I saw this going viral They Studied Dishonesty. Was Their Work a Lie? regarding Dan Ariely and Francesca Gino, whose research into dishonesty may have, well, been a lie. Whenever someone is busted for deception or dishonesty, whether it’s steroids in baseball, steroids in the WWE/WWF, academic dishonesty or malfeasance, or YouTube fitness gurus taking steroids and claiming to be ‘natural’, it’s always the tip of an iceberg. What are the odds that the cheaters who are found out are the only ones.
The lines between research and storytelling have become increasingly blurred. Read any science article in a mainstream publication like The Atlantic or The New York Times, or a Malcolm Gladwell book: it always follows the same template, which is to begin with a story that ends on a cliffhanger, introduce research and scientists, and finally wrap up the story. Dan Ariely’s backstory of being a teenage burn victim somehow factors into his research as adding credibility. Ideally, the anecdotal should be separate from the actual data, but research which may be dubious is given the benefit of the doubt because it confirms what we want to believe through narration, which confirms or revivifies a preexisting experience or bias. It’s like “Ah, I experienced implicit racism or bias myself…it must be correct!”
Not just the science of dishonesty, but I think persuasion techniques or persuasion research is also bullshit. I posit probably very little of social science research, save for ‘hard’ quantitative finance stuff (which can be made mathematically rigorous), is of any value due to methodological errors or the studies being intrinsically flawed or irredeemable to begin with, even if we assume the researchers are 100% honest.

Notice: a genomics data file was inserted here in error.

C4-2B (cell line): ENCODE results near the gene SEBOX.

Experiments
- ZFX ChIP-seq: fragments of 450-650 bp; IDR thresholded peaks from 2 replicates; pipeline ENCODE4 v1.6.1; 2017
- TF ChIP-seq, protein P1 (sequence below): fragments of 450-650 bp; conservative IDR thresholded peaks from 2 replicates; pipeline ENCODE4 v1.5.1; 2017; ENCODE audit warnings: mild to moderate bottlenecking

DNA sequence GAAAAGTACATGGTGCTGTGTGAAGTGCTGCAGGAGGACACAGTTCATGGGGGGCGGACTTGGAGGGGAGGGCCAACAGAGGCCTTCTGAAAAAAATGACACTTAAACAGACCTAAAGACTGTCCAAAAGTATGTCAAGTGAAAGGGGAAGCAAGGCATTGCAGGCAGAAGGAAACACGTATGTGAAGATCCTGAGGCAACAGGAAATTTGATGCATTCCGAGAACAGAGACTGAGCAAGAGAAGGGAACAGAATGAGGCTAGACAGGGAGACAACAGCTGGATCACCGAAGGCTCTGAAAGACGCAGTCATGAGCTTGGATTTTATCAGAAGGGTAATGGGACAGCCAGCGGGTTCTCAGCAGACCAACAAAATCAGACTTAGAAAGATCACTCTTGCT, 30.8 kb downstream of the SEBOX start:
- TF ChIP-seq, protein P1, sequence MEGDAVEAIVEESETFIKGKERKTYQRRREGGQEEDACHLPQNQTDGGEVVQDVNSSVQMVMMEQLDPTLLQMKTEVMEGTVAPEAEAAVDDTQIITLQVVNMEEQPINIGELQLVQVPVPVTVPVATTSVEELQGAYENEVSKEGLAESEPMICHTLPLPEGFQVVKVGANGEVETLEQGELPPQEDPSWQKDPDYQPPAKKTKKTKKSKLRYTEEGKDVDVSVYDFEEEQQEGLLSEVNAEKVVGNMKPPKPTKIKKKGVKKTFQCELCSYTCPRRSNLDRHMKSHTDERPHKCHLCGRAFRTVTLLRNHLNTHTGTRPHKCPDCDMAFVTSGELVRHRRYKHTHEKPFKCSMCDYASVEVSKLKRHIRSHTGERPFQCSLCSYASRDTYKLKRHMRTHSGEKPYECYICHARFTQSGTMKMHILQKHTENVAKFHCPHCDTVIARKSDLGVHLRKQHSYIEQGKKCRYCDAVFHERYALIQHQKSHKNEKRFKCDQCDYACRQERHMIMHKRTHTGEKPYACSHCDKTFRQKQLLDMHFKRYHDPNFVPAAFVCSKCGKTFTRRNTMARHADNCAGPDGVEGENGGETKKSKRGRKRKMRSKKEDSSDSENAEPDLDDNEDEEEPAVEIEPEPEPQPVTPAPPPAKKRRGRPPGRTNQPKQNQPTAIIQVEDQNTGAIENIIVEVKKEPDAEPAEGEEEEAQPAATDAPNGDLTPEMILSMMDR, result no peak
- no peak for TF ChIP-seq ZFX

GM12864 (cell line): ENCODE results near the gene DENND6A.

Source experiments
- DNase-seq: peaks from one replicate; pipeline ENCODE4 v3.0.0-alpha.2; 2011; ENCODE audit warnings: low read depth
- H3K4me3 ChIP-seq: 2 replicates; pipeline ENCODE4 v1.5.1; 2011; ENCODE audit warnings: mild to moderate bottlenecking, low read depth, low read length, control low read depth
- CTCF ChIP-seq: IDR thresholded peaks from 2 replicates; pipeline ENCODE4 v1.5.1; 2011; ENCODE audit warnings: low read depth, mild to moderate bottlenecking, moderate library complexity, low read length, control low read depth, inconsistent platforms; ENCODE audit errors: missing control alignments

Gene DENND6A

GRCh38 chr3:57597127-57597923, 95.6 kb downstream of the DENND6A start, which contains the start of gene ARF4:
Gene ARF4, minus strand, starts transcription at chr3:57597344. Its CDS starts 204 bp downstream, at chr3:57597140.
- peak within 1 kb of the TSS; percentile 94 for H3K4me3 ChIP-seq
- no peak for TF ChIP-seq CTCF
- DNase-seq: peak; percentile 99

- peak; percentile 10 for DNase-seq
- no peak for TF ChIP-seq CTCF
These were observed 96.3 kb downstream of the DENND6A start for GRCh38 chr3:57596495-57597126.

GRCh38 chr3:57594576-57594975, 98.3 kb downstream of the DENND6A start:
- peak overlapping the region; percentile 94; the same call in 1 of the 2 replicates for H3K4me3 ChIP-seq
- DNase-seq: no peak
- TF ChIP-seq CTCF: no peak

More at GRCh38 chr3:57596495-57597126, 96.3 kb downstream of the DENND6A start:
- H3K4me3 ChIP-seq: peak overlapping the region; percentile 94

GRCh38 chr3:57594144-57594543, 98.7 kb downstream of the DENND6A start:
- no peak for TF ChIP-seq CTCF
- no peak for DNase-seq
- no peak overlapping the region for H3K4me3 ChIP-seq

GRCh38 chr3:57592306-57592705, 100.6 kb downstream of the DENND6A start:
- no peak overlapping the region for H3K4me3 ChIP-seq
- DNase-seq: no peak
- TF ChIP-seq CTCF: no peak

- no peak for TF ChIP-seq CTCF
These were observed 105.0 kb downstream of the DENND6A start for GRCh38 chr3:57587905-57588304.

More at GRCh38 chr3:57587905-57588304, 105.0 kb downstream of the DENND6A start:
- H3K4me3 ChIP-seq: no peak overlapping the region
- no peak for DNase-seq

I would go so far as to say even a lot findings we take for granted as correct may also be dubious. For example, studies that show how married couples are happier. Or studies that show how single people are less happy. Or studies that purport young people are less happy today compared to 70 years ago. There are many confounders here. Happiness is not some fixed thing, but self-reported happiness is subjective and changes over time. Happiness today is not the same as happiness in 1950; people alive today are not the same as people in 1950. Maybe happiness today means something different than it did generations ago.
Sometimes it’s as simple as correlation not being equal to causation. Studies have shown that successful dieters, for example, eat breakfast at a higher rate compared to the general population. Does this mean breakfast has special metabolic properties or is the key to weight loss? Not really. Likely what is going on here is that dieters tend to eat small dinners and not eat before bed, so they wake up very hungry having just fasted for 10-14 hours, hence breakfast.
Or in economics, does raising the minimum wage hurt or help employment? No one knows. Economists on either side of the debate can cite studies that show that raising or lowering wages hurts or helps for certain cities or regions, but despite considerable research and debate into this matter, it’s still inconclusive. What value is gained by this is from a no one has any idea.